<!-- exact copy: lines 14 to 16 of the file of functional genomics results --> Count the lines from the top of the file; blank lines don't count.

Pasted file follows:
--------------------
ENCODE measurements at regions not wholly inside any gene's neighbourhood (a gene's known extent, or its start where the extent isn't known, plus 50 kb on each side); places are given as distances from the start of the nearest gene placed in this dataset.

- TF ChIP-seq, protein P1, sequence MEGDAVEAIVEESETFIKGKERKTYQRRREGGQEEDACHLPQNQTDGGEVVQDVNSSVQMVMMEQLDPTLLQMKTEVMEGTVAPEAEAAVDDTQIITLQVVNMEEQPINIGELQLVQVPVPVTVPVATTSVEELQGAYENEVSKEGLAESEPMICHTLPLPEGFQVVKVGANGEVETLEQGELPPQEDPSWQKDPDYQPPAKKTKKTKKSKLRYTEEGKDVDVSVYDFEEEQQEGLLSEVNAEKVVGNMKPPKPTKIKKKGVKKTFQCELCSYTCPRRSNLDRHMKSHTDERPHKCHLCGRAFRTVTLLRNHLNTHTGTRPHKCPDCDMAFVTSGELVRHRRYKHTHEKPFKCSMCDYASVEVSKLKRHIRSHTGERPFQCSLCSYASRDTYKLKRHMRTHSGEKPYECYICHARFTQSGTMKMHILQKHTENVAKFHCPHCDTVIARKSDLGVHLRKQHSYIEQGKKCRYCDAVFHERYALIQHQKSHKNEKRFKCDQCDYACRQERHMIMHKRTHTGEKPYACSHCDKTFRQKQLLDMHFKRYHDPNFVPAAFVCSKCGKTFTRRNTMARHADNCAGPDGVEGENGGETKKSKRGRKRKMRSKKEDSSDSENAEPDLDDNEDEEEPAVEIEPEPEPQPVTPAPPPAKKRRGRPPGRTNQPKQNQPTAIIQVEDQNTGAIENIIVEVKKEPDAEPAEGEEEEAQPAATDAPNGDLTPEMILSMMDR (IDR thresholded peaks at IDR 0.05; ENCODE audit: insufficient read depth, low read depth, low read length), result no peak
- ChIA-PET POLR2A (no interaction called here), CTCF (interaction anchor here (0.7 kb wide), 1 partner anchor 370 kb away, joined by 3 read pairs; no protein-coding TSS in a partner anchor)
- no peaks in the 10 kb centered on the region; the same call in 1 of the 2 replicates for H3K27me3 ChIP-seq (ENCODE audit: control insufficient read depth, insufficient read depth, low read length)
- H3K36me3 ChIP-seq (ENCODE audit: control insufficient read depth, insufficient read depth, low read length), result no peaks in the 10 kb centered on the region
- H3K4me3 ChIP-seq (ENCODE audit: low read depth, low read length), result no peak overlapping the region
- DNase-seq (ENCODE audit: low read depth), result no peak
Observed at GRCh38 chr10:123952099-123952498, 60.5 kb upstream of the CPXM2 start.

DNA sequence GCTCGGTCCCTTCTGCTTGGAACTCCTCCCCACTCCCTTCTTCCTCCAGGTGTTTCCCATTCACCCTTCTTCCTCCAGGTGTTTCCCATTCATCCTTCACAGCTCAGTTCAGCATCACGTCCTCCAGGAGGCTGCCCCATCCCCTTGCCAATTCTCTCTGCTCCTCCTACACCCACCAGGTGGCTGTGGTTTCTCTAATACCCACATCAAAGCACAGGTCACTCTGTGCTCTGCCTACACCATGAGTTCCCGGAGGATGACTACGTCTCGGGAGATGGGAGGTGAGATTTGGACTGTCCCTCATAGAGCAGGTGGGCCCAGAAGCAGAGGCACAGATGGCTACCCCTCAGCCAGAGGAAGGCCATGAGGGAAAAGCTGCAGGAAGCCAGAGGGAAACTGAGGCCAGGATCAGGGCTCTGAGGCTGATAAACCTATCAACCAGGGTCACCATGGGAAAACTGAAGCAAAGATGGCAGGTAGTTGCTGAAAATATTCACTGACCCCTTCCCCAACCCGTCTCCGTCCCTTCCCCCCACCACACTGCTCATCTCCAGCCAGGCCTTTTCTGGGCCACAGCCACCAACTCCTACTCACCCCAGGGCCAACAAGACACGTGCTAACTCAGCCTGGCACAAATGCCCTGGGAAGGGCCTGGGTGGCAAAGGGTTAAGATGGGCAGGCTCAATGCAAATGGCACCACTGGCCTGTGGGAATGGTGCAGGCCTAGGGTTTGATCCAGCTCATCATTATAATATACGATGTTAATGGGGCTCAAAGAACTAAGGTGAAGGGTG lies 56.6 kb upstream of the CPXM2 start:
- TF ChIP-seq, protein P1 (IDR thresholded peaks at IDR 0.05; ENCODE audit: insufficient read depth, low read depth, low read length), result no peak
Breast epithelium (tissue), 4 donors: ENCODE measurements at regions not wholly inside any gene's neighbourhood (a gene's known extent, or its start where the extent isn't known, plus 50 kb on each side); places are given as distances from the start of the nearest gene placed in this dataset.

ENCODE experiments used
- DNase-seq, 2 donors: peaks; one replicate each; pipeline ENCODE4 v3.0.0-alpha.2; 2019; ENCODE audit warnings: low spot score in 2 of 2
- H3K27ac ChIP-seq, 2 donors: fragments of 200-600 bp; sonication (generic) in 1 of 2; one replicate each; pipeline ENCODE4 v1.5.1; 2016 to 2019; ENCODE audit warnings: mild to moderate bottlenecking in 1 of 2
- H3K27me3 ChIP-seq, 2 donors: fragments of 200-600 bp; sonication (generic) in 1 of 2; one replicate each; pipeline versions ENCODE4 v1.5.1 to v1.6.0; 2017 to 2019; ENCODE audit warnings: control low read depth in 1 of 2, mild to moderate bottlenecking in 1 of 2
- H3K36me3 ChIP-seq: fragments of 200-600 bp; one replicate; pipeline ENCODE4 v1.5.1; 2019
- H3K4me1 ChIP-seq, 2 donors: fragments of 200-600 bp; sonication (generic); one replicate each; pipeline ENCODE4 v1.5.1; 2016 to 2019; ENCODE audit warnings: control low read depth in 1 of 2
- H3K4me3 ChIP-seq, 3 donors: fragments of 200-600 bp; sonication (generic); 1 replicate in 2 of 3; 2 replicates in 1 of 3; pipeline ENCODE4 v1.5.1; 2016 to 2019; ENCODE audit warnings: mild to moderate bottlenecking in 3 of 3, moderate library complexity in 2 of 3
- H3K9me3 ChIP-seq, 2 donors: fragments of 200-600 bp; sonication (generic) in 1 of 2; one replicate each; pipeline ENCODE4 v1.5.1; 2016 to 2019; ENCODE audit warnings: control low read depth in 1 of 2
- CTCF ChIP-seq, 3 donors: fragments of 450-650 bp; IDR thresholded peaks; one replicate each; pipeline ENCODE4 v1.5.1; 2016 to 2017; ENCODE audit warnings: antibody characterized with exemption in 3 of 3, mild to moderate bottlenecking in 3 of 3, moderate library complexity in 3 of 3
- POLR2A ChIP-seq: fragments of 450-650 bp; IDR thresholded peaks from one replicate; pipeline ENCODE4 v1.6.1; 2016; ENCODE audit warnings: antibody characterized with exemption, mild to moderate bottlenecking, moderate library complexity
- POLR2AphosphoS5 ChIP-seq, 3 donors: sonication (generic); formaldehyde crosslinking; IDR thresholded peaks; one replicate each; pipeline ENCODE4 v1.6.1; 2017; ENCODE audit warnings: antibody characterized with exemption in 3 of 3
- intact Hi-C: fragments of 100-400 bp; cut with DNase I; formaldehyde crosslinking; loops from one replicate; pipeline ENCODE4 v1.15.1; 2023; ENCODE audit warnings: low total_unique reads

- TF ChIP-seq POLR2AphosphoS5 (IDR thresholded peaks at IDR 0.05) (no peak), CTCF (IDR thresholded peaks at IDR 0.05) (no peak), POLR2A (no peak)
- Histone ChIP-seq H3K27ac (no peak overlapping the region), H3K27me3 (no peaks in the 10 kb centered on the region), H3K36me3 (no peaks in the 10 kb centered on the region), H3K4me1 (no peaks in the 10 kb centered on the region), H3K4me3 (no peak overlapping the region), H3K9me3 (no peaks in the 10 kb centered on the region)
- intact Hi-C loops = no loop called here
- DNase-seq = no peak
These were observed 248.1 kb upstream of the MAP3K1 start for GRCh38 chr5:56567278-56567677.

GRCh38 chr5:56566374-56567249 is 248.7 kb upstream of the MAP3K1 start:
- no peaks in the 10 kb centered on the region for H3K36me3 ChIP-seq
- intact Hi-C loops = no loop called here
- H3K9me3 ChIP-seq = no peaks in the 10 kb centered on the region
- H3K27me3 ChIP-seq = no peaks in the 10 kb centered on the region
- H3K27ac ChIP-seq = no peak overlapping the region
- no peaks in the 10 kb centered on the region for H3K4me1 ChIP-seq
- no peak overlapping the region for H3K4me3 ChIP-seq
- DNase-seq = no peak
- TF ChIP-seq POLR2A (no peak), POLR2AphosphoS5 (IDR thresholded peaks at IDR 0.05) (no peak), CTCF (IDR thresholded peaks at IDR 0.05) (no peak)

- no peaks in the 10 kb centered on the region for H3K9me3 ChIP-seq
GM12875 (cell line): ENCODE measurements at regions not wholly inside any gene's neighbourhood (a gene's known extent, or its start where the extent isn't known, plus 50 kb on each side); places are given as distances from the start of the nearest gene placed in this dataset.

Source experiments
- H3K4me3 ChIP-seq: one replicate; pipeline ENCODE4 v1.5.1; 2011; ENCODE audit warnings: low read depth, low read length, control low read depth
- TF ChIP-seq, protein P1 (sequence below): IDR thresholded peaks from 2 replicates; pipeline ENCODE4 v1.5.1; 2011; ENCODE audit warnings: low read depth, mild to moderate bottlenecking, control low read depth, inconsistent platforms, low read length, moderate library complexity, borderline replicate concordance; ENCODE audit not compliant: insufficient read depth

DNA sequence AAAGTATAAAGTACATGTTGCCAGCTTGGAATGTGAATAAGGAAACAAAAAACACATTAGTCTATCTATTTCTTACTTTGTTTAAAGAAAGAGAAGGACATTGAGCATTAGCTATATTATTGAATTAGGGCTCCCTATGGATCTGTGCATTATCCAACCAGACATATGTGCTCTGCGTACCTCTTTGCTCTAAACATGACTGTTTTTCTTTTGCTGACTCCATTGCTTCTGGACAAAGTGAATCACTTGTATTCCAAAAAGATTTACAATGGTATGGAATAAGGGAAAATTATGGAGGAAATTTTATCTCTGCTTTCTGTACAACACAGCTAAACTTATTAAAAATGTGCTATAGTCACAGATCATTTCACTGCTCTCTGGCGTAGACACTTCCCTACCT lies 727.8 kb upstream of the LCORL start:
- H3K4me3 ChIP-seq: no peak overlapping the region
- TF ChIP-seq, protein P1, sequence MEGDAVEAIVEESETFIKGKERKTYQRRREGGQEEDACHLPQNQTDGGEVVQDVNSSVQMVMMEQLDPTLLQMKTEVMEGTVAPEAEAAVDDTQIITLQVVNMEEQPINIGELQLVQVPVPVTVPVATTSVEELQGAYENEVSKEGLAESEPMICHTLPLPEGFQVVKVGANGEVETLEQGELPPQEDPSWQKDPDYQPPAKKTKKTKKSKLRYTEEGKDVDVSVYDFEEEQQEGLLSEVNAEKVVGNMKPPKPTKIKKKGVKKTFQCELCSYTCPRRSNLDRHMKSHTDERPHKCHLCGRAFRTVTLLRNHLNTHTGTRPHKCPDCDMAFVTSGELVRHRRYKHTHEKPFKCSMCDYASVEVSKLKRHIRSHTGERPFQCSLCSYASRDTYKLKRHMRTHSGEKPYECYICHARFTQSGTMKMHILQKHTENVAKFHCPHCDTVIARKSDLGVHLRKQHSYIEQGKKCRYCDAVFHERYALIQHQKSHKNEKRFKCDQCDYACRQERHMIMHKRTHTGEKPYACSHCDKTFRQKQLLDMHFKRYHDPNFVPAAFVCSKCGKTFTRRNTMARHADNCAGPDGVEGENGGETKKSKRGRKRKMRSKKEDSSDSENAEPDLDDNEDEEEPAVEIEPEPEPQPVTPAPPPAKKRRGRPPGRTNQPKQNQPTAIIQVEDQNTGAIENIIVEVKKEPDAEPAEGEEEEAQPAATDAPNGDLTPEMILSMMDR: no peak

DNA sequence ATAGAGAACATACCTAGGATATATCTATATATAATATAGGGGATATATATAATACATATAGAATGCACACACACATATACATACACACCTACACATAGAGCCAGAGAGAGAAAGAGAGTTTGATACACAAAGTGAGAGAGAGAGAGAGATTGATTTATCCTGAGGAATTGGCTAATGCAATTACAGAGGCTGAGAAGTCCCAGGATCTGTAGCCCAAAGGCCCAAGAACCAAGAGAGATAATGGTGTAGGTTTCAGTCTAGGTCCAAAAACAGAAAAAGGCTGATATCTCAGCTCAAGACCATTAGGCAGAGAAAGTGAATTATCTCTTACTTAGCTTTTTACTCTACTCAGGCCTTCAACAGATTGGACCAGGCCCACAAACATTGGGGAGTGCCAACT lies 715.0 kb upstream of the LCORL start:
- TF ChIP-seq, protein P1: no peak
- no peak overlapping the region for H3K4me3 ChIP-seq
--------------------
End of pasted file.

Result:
- H3K27ac ChIP-seq, 2 donors: fragments of 200-600 bp; sonication (generic) in 1 of 2; one replicate each; pipeline ENCODE4 v1.5.1; 2016 to 2019; ENCODE audit warnings: mild to moderate bottlenecking in 1 of 2
- H3K27me3 ChIP-seq, 2 donors: fragments of 200-600 bp; sonication (generic) in 1 of 2; one replicate each; pipeline versions ENCODE4 v1.5.1 to v1.6.0; 2017 to 2019; ENCODE audit warnings: control low read depth in 1 of 2, mild to moderate bottlenecking in 1 of 2
- H3K36me3 ChIP-seq: fragments of 200-600 bp; one replicate; pipeline ENCODE4 v1.5.1; 2019